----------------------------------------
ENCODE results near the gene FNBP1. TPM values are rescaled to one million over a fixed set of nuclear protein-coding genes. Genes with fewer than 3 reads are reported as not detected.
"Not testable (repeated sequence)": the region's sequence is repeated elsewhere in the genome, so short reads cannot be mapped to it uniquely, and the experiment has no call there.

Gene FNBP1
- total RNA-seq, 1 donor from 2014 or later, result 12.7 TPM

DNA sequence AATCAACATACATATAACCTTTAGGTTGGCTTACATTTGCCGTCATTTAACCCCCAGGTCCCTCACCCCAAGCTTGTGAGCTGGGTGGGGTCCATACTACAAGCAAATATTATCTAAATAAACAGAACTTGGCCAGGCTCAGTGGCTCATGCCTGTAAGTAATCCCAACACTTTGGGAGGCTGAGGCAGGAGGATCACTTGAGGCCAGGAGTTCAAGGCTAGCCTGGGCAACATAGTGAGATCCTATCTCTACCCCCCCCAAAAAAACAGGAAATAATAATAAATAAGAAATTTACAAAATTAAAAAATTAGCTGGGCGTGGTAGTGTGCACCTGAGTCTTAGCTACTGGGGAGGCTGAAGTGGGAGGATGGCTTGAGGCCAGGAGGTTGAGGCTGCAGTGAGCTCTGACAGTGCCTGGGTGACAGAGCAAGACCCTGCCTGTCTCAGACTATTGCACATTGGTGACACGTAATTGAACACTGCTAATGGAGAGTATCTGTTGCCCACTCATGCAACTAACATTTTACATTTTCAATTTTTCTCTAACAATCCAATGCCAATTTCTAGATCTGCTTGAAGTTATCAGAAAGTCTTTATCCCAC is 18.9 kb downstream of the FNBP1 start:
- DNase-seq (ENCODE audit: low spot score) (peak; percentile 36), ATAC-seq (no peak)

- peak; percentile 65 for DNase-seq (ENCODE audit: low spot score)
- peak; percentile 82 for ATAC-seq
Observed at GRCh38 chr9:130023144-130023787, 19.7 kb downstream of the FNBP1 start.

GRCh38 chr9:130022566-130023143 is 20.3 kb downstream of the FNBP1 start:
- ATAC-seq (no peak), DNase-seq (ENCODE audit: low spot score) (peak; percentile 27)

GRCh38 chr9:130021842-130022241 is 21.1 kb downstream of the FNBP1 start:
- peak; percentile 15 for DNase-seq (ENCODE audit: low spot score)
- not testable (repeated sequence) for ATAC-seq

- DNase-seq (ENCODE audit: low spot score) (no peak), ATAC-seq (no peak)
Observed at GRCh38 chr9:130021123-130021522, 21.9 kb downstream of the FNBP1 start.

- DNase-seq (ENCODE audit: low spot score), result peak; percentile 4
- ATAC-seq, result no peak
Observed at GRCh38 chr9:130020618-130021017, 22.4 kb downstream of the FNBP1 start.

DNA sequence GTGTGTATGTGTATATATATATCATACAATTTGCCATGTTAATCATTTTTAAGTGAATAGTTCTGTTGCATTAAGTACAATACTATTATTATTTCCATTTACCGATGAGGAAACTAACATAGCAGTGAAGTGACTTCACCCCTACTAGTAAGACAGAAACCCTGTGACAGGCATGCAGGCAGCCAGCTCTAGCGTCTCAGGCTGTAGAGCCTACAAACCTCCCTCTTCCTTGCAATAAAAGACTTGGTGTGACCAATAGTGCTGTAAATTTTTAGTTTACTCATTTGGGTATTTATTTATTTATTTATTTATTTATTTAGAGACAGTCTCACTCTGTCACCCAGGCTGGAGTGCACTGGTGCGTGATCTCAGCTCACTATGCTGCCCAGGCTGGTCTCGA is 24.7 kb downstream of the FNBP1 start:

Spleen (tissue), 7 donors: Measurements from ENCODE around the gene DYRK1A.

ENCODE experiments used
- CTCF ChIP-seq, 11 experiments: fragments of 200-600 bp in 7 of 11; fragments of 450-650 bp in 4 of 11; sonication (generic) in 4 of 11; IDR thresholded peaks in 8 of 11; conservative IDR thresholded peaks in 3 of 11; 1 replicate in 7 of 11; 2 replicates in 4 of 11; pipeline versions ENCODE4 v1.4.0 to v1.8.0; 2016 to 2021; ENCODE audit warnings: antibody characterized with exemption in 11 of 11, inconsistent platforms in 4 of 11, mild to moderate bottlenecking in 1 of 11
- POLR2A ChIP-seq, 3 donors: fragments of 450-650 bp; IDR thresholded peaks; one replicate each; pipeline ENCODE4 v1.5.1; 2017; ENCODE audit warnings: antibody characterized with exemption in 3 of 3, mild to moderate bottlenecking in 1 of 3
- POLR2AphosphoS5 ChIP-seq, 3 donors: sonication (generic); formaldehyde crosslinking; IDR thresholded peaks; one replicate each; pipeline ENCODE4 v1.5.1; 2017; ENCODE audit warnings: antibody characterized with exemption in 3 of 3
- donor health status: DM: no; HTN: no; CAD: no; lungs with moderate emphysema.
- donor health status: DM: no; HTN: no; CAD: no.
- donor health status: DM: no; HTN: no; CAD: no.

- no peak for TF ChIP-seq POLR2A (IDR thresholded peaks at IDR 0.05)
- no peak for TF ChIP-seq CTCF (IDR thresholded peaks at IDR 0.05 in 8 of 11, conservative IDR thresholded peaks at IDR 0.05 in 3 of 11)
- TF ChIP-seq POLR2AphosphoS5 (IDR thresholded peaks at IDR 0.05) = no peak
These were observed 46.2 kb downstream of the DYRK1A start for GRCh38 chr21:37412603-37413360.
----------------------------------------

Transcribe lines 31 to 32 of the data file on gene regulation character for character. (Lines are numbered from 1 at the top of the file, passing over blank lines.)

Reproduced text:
- TF ChIP-seq POLR2AphosphoS5 (IDR thresholded peaks at IDR 0.05) = no peak
These were observed 46.2 kb downstream of the DYRK1A start for GRCh38 chr21:37412603-37413360.